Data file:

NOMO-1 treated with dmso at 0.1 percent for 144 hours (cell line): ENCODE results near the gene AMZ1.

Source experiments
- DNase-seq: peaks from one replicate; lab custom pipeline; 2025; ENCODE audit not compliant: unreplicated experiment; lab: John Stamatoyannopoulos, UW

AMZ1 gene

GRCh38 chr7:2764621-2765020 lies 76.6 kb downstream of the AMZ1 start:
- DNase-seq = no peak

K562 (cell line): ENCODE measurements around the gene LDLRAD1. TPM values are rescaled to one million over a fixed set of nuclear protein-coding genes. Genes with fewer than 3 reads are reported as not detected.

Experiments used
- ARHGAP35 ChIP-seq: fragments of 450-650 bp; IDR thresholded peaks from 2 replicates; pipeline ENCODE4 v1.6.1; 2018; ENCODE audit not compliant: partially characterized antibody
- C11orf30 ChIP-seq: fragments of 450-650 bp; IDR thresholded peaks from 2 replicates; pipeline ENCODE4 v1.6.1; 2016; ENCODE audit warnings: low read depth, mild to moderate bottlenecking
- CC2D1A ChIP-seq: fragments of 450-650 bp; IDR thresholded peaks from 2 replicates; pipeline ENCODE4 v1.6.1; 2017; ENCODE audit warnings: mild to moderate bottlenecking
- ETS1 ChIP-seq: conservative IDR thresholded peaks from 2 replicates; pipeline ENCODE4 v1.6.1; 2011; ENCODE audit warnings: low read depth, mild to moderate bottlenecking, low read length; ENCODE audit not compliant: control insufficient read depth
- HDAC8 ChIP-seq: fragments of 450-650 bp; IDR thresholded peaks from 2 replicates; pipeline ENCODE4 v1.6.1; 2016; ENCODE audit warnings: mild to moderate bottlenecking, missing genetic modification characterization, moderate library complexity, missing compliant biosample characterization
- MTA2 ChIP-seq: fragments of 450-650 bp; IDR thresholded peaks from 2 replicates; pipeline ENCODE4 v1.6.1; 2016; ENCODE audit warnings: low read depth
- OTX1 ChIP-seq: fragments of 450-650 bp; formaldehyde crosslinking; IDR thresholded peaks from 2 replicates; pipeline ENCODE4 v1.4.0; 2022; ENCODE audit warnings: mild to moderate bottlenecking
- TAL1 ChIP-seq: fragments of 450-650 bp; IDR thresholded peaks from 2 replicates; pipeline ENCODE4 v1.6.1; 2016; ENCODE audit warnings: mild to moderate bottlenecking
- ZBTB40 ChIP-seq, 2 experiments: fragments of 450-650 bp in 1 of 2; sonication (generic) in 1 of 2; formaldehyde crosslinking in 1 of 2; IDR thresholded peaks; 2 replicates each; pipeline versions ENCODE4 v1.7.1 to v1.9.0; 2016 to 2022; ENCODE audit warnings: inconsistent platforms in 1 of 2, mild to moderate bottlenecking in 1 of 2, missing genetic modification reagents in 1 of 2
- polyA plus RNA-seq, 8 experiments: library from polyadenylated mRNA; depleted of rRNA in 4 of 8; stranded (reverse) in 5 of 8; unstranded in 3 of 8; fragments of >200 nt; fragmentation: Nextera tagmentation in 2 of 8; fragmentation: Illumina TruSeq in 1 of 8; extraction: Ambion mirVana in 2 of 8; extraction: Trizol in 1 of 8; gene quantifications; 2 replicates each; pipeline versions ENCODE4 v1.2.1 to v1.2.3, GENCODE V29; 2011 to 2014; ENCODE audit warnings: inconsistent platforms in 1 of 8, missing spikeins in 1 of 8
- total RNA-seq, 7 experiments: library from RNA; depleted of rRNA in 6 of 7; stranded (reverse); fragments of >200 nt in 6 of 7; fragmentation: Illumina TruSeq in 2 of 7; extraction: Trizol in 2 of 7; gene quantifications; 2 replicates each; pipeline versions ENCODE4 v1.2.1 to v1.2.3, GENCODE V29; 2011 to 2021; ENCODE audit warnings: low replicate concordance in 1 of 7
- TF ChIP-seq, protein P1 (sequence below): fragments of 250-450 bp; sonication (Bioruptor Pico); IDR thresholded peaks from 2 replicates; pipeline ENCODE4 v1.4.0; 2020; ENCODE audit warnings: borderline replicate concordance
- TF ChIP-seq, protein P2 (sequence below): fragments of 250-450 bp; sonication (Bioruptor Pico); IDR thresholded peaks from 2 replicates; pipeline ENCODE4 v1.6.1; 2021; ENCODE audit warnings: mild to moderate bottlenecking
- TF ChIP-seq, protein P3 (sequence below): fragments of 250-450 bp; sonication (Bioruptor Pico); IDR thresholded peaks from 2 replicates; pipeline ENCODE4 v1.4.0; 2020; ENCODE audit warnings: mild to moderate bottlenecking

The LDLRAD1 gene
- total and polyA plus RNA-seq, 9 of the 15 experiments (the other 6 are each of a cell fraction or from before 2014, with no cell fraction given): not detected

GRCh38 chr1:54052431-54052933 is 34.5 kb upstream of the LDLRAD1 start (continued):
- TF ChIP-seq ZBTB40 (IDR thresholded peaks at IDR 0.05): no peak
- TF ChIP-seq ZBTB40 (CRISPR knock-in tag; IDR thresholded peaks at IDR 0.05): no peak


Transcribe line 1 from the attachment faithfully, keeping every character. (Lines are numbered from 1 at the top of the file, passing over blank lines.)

NOMO-1 treated with dmso at 0.1 percent for 144 hours (cell line): ENCODE results near the gene AMZ1.